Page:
Casey Weinstein, D-Hudson, defeated opponent Mike Rasor, R-Stow, in the Nov. 6 election to become the next 37th District Ohio state Representative.

According to final, unofficial results from the Ohio Secretary of State’s website, Weinstein received 27,930 votes (50.5 percent) to Rasor’s 27,391 votes (49.5 percent).

Weinstein said he wanted to thank his supporters for putting their trust in him.

“I want to note that I would not have won without bipartisan support because of the Republican heritage in the district,” he said. “And I plan to operate that way with a bipartisan spirit so I’m representing everybody in the district.” 

Weinstein is a Hudson city councilman and Rasor is a Stow city councilman.

Current 37th District Ohio State Rep. Kristina Roegner, R-Hudson, was term-limited and thus ineligible for re-election.

On Nov. 5, Weinstein filed a Hudson police report and posted a video on Facebook, saying with his wife, Amanda, that his family was targeted for their religious views via notes left at their door.

“We haven’t called it specifically anti-Semitic, but it was clearly kind of intended that way,” said Weinstein, a member of Temple Beth Shalom in Hudson.

Weinstein told the Cleveland Jewish News the notes contained old social media posts he had written from a private account, promoting Jewish and civil rights causes.

According to the Hudson police report, one of the papers left at his home read, “As a concerned member of the Hudson Community, I wonder why Casey Weinstein decided to delete his twitter account? Are his views in line with yours?”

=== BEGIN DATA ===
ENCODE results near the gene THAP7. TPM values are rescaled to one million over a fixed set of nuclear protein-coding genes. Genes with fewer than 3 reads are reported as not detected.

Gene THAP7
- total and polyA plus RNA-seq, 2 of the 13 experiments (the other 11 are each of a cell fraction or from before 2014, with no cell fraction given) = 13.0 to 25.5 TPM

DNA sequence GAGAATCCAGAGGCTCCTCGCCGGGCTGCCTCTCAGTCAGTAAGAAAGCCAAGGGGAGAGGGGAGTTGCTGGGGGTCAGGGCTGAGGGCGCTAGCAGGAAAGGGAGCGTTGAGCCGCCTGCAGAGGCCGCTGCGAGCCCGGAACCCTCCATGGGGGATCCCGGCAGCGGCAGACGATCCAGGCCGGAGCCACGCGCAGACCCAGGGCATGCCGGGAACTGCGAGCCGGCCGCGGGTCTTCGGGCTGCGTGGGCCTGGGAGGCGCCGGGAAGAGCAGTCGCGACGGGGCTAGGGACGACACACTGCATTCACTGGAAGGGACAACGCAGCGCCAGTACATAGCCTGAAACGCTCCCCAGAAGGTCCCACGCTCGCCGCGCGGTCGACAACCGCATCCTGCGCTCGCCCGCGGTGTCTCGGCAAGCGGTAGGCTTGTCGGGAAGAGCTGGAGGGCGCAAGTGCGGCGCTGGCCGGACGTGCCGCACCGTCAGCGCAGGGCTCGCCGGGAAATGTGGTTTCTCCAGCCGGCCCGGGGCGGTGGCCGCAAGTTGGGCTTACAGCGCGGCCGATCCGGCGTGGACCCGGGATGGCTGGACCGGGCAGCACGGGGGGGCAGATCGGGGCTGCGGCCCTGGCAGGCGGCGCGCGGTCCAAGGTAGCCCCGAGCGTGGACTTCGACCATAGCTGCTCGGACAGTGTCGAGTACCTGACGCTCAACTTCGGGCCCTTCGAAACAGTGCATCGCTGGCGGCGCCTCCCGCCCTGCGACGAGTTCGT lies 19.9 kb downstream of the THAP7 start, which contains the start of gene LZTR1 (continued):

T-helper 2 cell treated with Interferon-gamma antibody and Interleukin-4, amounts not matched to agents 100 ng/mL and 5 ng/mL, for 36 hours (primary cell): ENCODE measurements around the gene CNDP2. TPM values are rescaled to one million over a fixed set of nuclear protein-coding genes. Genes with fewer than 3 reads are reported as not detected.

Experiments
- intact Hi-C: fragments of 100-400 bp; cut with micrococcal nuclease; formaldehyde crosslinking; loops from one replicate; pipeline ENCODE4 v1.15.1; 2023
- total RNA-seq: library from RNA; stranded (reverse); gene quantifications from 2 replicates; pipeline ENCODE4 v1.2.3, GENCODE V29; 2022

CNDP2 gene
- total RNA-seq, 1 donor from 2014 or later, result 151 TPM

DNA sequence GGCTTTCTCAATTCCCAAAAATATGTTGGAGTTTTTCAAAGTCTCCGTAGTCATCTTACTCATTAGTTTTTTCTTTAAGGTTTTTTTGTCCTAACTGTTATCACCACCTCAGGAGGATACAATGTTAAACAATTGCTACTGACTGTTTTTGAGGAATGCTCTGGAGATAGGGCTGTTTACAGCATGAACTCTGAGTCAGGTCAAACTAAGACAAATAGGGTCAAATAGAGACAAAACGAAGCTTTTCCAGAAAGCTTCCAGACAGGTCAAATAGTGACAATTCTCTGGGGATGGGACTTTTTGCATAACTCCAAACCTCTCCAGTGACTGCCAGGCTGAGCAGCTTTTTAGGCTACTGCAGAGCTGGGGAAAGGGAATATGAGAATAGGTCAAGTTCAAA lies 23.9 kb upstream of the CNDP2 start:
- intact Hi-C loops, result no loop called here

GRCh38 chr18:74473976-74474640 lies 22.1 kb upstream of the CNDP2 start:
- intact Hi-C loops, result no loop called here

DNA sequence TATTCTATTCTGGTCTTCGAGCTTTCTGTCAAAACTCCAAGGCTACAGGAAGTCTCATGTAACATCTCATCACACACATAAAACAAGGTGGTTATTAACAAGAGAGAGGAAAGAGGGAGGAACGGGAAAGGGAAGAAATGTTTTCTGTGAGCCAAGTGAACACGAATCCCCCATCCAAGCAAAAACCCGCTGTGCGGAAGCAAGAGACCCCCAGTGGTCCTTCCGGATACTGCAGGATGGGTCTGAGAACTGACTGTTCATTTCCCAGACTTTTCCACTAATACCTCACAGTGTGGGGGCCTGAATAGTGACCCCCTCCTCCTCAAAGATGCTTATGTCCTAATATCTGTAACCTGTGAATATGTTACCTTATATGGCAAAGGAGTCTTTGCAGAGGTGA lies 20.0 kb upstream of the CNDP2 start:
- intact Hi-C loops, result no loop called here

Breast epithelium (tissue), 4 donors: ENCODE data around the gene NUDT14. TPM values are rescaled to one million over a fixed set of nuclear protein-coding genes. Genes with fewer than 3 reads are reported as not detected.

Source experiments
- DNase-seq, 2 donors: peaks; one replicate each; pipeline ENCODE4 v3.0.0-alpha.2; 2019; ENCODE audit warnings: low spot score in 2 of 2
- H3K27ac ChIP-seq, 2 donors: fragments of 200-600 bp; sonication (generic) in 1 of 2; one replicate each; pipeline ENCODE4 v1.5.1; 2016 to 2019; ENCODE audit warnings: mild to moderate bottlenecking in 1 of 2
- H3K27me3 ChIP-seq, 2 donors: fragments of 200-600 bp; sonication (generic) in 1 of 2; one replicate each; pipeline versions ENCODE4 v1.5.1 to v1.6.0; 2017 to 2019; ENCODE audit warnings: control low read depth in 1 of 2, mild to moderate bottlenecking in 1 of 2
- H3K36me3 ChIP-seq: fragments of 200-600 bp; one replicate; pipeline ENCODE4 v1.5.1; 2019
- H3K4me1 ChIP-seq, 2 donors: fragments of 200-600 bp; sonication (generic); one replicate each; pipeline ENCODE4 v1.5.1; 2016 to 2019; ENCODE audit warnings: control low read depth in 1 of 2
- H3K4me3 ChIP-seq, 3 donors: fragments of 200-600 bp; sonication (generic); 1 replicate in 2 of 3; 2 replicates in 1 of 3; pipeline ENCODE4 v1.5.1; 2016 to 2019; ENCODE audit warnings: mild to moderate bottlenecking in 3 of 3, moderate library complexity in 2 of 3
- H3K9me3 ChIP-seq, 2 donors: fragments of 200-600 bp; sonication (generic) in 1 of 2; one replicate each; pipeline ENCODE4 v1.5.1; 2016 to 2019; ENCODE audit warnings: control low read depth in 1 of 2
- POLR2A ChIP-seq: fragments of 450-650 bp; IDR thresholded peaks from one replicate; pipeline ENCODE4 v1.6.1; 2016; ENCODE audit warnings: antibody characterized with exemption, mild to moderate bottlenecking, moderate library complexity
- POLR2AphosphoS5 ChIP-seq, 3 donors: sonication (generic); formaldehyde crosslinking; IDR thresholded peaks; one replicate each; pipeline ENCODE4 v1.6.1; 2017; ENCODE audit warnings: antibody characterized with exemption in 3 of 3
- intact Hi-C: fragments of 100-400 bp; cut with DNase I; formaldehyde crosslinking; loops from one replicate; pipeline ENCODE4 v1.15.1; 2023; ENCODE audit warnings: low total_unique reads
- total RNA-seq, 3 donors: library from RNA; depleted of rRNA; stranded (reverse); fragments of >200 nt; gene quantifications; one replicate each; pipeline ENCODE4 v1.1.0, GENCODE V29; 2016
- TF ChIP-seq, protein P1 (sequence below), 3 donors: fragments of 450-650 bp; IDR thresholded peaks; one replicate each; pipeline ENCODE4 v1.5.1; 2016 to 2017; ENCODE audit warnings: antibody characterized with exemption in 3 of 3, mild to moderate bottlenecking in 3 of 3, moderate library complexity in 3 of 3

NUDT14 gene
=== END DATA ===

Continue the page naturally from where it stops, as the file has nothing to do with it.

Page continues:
Hudson police charged it as criminal trespassing and the police report said the notes contained nothing threatening.

Weinstein said the person or people who came to his door to leave the notes woke up his kids and dog, and it made him feel “disappointed.”

“In that we are so far away from talking about the positive messages or how we can make positive change in people’s lives, and instead we are focusing on … how you pray essentially,” he said. “It brought it home for me the divisiveness that we have in our country today – it was literally brought to my doorstep. It also made me concerned for my family’s safety.”

Weinstein added that in light of the incident, the community was supportive, which made him feel more positive about the race.

“It really reclarified in my mind that we do live in a welcoming, accepting community and that those kinds of ... anonymous notes that question your religious beliefs are really the outlier. It’s the exception, not the rule.”

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